Bank bonuses are a very easy way to make extra money and this one is particularly exciting. Flag Star Direct is offering $100 to anyone who opens a free checking account with their bank.
I don’t see when this deal ends, but I would take advantage of it quickly. This is a much higher bonus than we normally see. It also appears that anyone in the United States can apply for a checking account.
Here are the specifics:
- $1 minimum opening deposit
- No fees – completely free checking
- Must set up a direct deposit within 4 months of opening the account
- $100 bonus will be added to your account within 30 days of establishing direct deposit
Tip: You can direct deposit a number of things besides your regular paycheck. I like to keep my paycheck going to my primary bank account, but for bank bonuses I use other sources of income to fund it. Try to think of other places that you get monthly income. Do you get a social security check? Insurance check? Second job income? Mystery shopping payouts? A number of the “paid-to-email” sites also offer direct deposit. I know that Fusion Cash does, because I get a nice cash-out from them on the 20th of every month.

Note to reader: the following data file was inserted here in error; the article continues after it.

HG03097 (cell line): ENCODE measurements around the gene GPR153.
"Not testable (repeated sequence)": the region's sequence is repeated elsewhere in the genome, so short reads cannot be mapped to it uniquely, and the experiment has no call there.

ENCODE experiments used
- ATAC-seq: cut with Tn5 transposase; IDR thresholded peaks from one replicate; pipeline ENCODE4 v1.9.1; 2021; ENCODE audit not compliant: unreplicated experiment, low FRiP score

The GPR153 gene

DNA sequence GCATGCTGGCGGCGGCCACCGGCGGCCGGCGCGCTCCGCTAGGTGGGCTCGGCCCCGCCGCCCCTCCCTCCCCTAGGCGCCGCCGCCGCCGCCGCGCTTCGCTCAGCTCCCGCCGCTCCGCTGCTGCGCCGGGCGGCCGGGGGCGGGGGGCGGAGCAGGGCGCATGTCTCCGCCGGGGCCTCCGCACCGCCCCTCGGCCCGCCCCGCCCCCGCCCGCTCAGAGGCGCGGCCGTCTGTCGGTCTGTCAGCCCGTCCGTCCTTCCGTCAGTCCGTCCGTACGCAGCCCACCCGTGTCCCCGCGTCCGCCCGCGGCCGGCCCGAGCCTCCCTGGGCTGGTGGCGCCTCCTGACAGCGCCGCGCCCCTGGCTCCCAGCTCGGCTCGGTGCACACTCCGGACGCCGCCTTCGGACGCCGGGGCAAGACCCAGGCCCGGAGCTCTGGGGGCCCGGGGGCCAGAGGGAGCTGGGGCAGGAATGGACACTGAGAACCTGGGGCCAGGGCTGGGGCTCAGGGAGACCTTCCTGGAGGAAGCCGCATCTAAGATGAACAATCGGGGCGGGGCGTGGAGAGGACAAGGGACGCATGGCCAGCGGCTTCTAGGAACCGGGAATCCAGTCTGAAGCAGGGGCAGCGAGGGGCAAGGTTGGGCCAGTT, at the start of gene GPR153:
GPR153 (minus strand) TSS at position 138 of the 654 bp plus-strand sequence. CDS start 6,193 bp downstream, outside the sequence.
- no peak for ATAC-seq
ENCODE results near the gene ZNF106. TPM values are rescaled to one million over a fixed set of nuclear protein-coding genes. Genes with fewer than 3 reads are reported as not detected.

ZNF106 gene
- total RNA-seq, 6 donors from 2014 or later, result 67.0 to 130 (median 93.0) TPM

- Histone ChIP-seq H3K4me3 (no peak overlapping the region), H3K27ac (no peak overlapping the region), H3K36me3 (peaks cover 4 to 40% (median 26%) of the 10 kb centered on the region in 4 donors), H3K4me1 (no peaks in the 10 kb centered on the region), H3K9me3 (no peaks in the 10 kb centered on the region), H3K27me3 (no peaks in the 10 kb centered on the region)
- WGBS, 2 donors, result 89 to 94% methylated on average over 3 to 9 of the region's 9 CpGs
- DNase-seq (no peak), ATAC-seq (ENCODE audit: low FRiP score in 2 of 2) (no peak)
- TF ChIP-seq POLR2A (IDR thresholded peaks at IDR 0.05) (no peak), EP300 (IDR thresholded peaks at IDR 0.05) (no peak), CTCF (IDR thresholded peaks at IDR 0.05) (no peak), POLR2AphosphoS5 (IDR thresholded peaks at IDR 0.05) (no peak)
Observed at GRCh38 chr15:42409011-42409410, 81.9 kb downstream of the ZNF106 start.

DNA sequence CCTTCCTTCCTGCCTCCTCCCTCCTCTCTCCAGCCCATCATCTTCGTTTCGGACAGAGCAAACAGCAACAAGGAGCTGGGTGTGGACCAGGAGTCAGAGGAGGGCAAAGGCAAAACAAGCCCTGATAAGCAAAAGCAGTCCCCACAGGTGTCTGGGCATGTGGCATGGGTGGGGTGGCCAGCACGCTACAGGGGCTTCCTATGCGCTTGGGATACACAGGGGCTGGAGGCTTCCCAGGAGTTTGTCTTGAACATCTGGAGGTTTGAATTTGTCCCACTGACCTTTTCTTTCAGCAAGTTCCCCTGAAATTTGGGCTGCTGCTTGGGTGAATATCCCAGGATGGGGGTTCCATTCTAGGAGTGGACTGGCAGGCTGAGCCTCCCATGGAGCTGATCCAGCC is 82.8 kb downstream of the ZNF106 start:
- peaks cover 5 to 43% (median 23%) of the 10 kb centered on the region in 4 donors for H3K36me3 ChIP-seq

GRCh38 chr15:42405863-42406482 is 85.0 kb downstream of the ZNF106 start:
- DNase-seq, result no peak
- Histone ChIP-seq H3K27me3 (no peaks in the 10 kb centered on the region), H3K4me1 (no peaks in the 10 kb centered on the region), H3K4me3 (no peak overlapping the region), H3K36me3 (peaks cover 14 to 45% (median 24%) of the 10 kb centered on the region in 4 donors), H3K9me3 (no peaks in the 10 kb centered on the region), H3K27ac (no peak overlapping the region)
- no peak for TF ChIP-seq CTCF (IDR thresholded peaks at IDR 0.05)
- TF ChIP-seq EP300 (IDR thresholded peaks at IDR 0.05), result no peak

Whenever I post a bank bonus I get emails asking me if opening a new checking account will affect your credit score. The answer is no. Banks do not pull a credit report when opening up a simple checking account. You are also free to close the account without penalty to your FICO score. I always suggest you keep an eye on your report though; start thinking about pulling your free credit score once a month just to make sure there have been no unauthorized credit inquires.
The application is pretty easy and can be done online. You can apply here.
Good luck Penny Hoarders!
UPDATE: A reader emails to let me know that while many banks simply pull a “ChexSystem” report, some bank are now pulling what is known as a “soft” credit report. Neither type of report will lower your score, but if you have outstanding debts with another financial institution, you may be denied a checking account. Kiplinger has an article about the subject here.